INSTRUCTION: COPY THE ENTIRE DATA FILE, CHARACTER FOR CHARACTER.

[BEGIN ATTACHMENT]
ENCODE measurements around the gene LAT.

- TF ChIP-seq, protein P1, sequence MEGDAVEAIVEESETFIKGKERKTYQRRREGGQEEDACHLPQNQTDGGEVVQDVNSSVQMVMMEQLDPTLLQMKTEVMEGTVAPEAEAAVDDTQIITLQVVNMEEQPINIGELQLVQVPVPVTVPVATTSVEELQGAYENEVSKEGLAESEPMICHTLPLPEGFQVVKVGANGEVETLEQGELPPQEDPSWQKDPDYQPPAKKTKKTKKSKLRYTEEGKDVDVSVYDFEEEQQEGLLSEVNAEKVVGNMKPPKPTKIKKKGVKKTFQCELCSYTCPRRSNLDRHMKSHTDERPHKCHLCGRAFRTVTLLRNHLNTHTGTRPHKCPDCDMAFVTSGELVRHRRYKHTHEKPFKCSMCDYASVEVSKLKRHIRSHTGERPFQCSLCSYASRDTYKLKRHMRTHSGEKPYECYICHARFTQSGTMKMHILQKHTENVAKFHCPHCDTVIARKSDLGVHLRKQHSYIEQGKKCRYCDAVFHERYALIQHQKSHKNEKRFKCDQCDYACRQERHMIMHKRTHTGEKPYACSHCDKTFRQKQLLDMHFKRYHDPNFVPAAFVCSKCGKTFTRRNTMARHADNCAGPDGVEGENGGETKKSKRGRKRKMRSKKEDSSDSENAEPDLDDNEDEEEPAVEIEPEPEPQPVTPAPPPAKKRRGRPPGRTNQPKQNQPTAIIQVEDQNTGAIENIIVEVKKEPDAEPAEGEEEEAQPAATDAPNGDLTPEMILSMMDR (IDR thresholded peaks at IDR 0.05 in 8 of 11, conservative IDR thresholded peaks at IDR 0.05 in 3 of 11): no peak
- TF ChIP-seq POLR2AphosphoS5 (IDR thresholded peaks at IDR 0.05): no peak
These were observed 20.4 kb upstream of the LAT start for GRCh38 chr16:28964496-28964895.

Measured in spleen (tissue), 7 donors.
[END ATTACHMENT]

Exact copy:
ENCODE measurements around the gene LAT.

- TF ChIP-seq, protein P1, sequence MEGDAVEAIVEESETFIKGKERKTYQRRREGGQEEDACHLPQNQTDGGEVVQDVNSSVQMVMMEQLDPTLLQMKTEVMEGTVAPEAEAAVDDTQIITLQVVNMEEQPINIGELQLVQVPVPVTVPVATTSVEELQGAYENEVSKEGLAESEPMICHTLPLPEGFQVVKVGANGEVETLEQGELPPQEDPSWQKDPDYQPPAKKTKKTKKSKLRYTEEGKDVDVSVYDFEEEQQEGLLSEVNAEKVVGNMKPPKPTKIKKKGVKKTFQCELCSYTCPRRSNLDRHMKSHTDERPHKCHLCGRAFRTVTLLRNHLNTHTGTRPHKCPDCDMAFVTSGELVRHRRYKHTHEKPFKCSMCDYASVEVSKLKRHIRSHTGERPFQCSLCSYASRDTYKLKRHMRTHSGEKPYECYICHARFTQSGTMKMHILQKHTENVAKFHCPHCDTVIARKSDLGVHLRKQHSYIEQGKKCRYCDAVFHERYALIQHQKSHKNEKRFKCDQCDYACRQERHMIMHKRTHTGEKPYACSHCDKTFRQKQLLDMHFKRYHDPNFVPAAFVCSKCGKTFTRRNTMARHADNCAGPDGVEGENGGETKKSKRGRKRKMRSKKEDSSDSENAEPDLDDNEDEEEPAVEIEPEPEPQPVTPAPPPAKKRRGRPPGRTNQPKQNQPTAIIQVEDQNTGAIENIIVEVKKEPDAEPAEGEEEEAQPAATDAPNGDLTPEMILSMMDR (IDR thresholded peaks at IDR 0.05 in 8 of 11, conservative IDR thresholded peaks at IDR 0.05 in 3 of 11): no peak
- TF ChIP-seq POLR2AphosphoS5 (IDR thresholded peaks at IDR 0.05): no peak
These were observed 20.4 kb upstream of the LAT start for GRCh38 chr16:28964496-28964895.

Measured in spleen (tissue), 7 donors.